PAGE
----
Not only can Gillespie still put up a massive score in a decision because of his grappling floor, but he also has one of the best finish props on the card at -160, which makes him the highest projected fighter on the card in terms of DK scoring by a wide margin. He’s likely to be the highest-owned fighter on the card at north of 45% but that won’t stop me from jamming him in to most of my lineups.

Dustin Ortiz ($7200)(+210) – Ortiz is a fighter that I regularly look to as an underdog because of his wrestling upside and knack for keeping fights close. He’s taking on Joseph Benavidez in a rematch from 4 years ago which Benavidez won soundly via decision. Each fighter landed a couple takedowns but Benavidez out-struck Ortiz on the feet by a wide margin. I expect a similar fight this time around and another decision is the most likely outcome based on the finish prop of +190, which is the worst on the card. While I don’t love Ortiz’s chances of winning, he should see 3 full rounds of action and makes for a reasonable punt option at his price. It’s also hard to tell if Benavidez lost a step after coming back from a long injury layoff, or if it was just ring rust that caused his poor performance against Antony Pettis. He bounced back with an early finish over Alex Perez in his next fight, but the fight didn’t last long enough to draw any meaningful conclusions. In any event, Ortiz makes for a safe cash play with an outside chance of picking up a close win.

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Other Cash Options: Cory Sandhagen ($9300), Alex Hernandez ($8600), Geoff Neal ($8500), Joanne Calderwood ($7400)


GPP Plays

Alex Hernandez ($8600)(-185) vs Donald Cerrone ($7600)(+160) – This is one of the fights I’m most looking forward to watching outside of the Main Event and it also makes for a great target in DFS. Like Medeiros, Cerrone is an action fighter moving back down to 155 to take on an emerging prospect. Cerrone is much better than Medeiros defensively, but he’s not very selective with his opponents and routinely takes bad stylistic matchups. This is another one of those bad stylistic matchups against the explosive Hernandez. Hernandez is super aggressive early in fights in trying to overwhelm his opponents and pressure is something that Cerrone has always struggled with. Hernandez is an incredible athlete with a good fight IQ and his wrestling looked solid against a grappler in Olivier Aubin-Mercier in his last fight. Hernandez is a sizable favorite in this matchup and it’s possible he’s a bit overhyped in this spot against a crafty veteran in Cerrone but he seems to have all the right attributes and I like him in this spot.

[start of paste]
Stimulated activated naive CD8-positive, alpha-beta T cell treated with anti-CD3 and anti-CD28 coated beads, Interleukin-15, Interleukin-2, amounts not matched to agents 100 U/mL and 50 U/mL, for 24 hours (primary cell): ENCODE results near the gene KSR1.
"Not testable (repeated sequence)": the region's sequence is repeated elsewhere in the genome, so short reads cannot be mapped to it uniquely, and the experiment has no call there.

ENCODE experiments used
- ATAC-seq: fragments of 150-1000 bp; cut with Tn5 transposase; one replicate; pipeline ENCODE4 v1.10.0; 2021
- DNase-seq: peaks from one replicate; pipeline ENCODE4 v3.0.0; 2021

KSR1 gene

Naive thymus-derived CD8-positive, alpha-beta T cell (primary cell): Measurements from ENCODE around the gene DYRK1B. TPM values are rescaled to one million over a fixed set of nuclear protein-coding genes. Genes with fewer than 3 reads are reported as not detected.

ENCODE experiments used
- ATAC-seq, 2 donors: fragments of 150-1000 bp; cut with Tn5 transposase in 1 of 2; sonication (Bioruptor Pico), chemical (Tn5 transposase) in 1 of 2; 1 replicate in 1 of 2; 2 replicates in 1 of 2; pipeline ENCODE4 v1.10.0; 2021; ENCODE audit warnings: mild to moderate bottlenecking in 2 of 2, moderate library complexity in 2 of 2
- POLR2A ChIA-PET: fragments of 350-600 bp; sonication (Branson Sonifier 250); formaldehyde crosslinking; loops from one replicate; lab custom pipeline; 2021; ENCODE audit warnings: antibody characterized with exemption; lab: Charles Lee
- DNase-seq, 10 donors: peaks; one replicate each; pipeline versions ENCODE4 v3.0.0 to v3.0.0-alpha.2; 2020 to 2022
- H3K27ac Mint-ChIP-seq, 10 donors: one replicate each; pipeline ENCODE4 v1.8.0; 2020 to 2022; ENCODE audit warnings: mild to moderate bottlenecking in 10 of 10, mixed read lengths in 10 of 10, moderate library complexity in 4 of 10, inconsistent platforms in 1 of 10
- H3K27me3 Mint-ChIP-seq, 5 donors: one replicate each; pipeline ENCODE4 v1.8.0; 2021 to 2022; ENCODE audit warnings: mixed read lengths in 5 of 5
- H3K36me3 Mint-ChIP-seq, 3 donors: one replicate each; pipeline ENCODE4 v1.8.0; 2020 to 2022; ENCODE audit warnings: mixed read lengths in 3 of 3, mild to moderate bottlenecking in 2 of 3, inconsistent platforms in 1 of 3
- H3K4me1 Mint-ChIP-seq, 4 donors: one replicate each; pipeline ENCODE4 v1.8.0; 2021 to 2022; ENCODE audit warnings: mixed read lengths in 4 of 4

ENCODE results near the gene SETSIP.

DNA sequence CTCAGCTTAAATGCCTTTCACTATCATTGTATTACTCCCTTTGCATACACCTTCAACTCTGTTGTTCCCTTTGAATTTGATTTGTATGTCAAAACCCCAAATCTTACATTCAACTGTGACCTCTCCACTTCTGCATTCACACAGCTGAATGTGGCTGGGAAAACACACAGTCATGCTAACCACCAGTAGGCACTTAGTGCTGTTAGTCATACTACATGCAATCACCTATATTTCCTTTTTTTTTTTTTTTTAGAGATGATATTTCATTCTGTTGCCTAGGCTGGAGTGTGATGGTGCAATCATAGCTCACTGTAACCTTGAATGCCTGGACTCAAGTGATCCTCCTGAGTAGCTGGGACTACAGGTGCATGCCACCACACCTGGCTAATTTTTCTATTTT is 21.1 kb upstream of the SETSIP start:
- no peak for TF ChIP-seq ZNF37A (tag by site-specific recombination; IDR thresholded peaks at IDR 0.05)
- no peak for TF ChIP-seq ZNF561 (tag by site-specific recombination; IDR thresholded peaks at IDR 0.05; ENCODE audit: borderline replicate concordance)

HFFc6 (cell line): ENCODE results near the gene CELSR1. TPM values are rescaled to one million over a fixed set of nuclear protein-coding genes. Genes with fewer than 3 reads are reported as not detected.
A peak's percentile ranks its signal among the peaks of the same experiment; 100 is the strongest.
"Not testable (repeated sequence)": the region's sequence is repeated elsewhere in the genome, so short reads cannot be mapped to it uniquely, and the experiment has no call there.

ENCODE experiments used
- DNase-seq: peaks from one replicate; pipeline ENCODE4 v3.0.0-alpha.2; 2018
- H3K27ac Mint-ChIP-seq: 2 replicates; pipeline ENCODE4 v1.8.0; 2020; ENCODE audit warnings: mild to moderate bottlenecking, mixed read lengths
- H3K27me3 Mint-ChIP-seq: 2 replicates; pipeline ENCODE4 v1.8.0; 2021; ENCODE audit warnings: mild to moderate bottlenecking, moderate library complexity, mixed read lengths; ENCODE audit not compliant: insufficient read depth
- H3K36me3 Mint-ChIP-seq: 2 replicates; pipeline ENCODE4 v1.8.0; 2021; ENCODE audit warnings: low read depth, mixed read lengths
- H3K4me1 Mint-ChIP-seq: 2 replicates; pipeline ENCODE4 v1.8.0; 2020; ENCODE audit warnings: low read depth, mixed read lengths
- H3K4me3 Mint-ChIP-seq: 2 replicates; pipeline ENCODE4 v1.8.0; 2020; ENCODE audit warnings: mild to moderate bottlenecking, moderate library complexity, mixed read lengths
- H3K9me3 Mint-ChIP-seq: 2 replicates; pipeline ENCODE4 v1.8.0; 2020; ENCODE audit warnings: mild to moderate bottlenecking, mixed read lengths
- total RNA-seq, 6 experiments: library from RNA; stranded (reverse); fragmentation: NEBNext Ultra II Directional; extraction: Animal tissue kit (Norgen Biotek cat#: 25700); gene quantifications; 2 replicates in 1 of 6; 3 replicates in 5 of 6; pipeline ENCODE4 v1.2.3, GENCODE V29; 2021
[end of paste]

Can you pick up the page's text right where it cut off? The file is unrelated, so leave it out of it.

Hernandez has the upside of an early finish (+120 finish prop) but can also put up a decent score in a decision because of his aggression and strong wrestling game and he is my favorite play in the mid range. Of course, it makes sense to get some exposure to Cerrone in tournaments as well in case this is too much, too soon for Hernandez. Cerrone is the better technical striker and always dangerous on the feet.

Alonzo Menifield ($9100)(-270) vs Vinicius Castro ($7100)(+230) – It’s possible this fight goes a bit under-owned due to the unknown nature of both fighters who are making their UFC debuts, but with a -485 finish prop it makes for a strong target in GPPs. Both are finishers who got the call after strong performances on the Contender’s Series. Menifield is a high-level athlete with heavy KO power and he is the preferred target here with a finish prop of -165 (second best on the card). He’s priced between Gillespie and Dillashaw so he should be relatively low owned in GPPs. Castro is a skilled submission grappler but he’s not very athletic and doesn’t have the best wrestling. If he can’t get the fight to the ground, then Menifield should be able to tee off on him and eventually land the KO. However, if Castro can survive the early danger, he will have an opportunity to take over when Menifield eventually gasses himself out and find the submission.

Other GPP Options: Greg Hardy ($9500), Glover Teixeira ($8300), Belal Muhammad ($7700), Joanne Calderwood ($7400)